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Publication numberUS6322694 B1
Publication typeGrant
Application numberUS 09/649,832
Publication dateNov 27, 2001
Filing dateAug 29, 2000
Priority dateAug 29, 2000
Fee statusPaid
Publication number09649832, 649832, US 6322694 B1, US 6322694B1, US-B1-6322694, US6322694 B1, US6322694B1
InventorsNick Iliadis, William L. Jacoby, Brian Porter
Original AssigneeSafety-Kleen Systems, Inc.
Export CitationBiBTeX, EndNote, RefMan
External Links: USPTO, USPTO Assignment, Espacenet
Machine coolant management system
US 6322694 B1
Abstract
An apparatus for removing floating and subsurface contaminants from a machine tool coolant bath is disclosed. The apparatus comprises a floating skimmer for collecting floating contaminants from the surface of the bath connected to an oil trap having an imperforate shell with a fluid tight column extending below the interface. A return conduit and a positive displacement pump are in series with the skimmer and oil trap. A submersible pump is disposed in the bath near the bottom for collection of water and water density contaminants and is connected to a remote filter assembly having a housing and a removable filter element. The filter assembly and the oil trap are both accessible without affecting the operation of the machine.
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Claims(18)
What is claimed is:
1. An apparatus for removing both floating contaminants and subsurface contaminants from an oil-containing coolant bath associated with a given machine, said apparatus comprising, in combination, a floating skimmer for picking up floating contaminants and water from the upper surface of said coolant bath, and an oil trap, an inlet conduit for connecting said skimmer to said oil trap, and a conduit for return of said liquid to said coolant bath, a positive displacement pump in series with said conduits and said oil trap, said oil trap having an imperforate exterior shell and an inlet and an outlet, and including an interior, fluid-tight column extending substantially below the interface between said oil and water in said oil trap, said column communicating at its upper end with said oil trap outlet, said apparatus further comprising a submersible pump disposed in said coolant bath near the bottom thereof and adapted to transfer water and generally water density contaminants therefrom to a remote filter assembly, said filter assembly including an imperforate exterior housing, a filter inlet and a filter outlet and at least one removable filter element disposed between said filter inlet and said filter outlet, said element presenting a large surface area in relation to the volume of said housing, said oil trap and said filter assembly both being accessible for removal of said at least one filter element and for disposing of said oil in said oil trap without affecting the operation of said machine.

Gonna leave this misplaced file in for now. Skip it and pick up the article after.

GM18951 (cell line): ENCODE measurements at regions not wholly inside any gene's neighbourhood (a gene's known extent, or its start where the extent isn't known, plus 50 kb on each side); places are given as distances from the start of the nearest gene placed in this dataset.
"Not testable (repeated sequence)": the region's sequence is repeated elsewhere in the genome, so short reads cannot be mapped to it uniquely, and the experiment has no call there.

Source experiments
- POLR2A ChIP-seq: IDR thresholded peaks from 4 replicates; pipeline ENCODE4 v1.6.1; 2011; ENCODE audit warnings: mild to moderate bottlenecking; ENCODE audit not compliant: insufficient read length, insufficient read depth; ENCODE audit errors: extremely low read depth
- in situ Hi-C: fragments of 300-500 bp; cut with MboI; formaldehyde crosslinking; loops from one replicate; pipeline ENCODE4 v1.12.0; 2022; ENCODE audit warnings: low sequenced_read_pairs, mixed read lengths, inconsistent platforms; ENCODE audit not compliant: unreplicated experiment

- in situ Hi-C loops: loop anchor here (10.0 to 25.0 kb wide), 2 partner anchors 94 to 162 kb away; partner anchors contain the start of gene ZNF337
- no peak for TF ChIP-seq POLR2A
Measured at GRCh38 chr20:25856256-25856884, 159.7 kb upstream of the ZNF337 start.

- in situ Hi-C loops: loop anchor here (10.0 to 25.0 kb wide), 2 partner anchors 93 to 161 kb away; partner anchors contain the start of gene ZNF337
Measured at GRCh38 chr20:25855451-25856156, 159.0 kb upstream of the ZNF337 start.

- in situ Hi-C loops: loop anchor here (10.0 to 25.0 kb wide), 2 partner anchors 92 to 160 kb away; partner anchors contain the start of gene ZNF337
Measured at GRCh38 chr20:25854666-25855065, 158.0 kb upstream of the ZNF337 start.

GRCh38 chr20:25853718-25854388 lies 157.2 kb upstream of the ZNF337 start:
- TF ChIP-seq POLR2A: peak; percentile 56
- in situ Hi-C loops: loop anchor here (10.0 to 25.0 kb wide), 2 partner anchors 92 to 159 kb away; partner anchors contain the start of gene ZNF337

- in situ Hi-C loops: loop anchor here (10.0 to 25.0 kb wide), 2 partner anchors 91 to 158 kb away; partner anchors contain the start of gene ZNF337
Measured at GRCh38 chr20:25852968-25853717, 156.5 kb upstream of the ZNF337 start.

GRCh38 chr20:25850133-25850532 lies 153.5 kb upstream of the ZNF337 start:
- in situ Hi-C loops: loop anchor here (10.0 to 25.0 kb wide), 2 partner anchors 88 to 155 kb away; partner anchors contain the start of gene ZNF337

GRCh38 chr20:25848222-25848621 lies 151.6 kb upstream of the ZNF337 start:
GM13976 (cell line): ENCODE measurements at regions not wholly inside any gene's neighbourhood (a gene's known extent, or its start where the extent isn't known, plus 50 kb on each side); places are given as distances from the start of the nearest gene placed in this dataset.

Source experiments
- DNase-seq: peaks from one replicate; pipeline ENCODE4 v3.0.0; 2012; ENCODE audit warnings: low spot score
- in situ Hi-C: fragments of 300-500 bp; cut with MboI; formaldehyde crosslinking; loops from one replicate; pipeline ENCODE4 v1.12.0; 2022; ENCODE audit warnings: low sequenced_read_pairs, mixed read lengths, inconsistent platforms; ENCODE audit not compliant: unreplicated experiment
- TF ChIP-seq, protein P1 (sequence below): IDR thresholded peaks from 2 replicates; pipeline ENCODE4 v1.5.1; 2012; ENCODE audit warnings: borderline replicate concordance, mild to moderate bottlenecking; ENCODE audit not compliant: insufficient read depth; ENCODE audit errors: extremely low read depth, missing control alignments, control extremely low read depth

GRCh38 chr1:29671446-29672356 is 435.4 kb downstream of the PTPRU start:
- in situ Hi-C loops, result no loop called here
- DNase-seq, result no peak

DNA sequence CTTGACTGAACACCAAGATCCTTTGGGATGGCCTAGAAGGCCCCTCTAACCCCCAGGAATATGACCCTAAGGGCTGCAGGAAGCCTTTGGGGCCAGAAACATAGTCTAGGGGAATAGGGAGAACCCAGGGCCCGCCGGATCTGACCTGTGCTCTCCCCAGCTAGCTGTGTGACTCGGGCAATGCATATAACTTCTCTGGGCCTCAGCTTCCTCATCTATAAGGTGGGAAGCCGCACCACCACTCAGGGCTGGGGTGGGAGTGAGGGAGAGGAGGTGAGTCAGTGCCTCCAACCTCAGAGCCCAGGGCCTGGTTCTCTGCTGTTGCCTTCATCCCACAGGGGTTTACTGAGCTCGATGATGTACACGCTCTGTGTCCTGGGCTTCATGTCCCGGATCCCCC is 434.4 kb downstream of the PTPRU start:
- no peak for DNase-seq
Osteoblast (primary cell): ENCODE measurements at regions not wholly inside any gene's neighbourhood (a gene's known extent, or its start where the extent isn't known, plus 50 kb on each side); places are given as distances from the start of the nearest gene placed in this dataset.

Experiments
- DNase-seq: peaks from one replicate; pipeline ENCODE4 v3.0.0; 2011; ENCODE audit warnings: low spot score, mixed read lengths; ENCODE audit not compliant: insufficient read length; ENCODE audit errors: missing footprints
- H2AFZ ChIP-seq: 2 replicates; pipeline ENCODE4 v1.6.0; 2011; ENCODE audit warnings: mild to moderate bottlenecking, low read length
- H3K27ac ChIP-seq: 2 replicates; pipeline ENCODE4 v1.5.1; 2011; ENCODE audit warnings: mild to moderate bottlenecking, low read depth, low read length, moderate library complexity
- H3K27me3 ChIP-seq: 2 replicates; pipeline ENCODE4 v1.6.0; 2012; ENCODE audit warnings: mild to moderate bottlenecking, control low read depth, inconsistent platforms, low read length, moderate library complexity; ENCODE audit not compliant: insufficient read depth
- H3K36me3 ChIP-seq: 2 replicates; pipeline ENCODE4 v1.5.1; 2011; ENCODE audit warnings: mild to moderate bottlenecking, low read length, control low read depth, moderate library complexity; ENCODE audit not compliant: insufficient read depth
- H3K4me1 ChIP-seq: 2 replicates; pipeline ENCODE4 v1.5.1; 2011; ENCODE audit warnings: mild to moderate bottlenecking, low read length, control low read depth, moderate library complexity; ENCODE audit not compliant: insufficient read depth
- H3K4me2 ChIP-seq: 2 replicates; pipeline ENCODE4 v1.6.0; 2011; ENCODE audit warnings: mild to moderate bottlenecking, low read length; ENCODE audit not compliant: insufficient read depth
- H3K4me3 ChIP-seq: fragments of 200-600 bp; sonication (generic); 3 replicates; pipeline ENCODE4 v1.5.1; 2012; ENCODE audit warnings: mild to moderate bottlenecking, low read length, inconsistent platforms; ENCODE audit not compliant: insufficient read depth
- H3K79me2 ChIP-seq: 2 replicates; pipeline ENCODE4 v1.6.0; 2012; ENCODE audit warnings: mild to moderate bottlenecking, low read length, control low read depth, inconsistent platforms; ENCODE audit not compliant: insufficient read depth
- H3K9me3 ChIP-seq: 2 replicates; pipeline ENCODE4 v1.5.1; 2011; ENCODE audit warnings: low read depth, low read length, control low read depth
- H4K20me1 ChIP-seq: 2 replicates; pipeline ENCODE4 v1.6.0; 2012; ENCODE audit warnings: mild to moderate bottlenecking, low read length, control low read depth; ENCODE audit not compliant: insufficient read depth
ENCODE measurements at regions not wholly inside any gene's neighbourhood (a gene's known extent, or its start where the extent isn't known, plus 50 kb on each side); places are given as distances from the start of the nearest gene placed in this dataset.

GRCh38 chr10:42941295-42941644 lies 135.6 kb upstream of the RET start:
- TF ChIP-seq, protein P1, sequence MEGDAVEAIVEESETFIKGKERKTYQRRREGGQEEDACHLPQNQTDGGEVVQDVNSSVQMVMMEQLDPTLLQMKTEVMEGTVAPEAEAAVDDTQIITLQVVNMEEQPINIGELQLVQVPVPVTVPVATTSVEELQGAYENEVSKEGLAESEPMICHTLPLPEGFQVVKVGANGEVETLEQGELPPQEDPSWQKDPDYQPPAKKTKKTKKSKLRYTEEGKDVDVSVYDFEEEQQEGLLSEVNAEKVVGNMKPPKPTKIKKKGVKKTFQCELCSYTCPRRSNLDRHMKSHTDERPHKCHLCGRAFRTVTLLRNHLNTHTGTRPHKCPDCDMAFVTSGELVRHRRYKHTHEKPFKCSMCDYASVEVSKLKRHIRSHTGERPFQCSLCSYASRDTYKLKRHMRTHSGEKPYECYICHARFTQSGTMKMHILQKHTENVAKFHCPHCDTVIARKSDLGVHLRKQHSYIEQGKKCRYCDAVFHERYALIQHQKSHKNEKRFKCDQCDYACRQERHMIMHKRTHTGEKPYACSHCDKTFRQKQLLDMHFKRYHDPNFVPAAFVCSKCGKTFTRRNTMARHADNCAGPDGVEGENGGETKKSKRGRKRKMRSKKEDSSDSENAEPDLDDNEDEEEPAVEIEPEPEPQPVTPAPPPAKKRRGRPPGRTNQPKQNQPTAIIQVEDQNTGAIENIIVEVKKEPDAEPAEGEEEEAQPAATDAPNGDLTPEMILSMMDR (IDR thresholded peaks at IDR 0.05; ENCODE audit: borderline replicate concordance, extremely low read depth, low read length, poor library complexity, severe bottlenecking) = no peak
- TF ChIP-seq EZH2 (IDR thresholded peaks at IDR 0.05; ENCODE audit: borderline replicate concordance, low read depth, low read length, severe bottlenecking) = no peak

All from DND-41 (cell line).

2. An apparatus as defined in claim 1, wherein said floating skimmer contains at least two floats in the form of balls and includes a body disposed between said floats, said body having an opening and a passage therein and being adapted to take in water and other contaminants from the surface of said liquid.
3. An apparatus as defined in claim 2, wherein said body includes a vertically extending sleeve portion having a cutout in the upper periphery thereof, said sleeve including a hollow interior communicating with said passage, said cutout comprising less than half the circumference of said sleeve, said sleeve being vertically movable in relation to the remainder of said body by reason of having threads on the exterior surface thereof, said threads being adapted to engage corresponding threads on the interior surface of said body.
4. An apparatus as defined in claim 3, wherein said cutout is a rectangular cutout.
5. An apparatus as defined in claim 1, which further includes a pump filter in series with one of said conduits and said oil trap.
6. An apparatus as defined in claim 5, wherein said pump is located downstream of said oil trap.
7. An apparatus as defined in claim 1, wherein said positive displacement pump includes a bellows-type member actuated by a cam for periodically drawing fluid from said oil trap.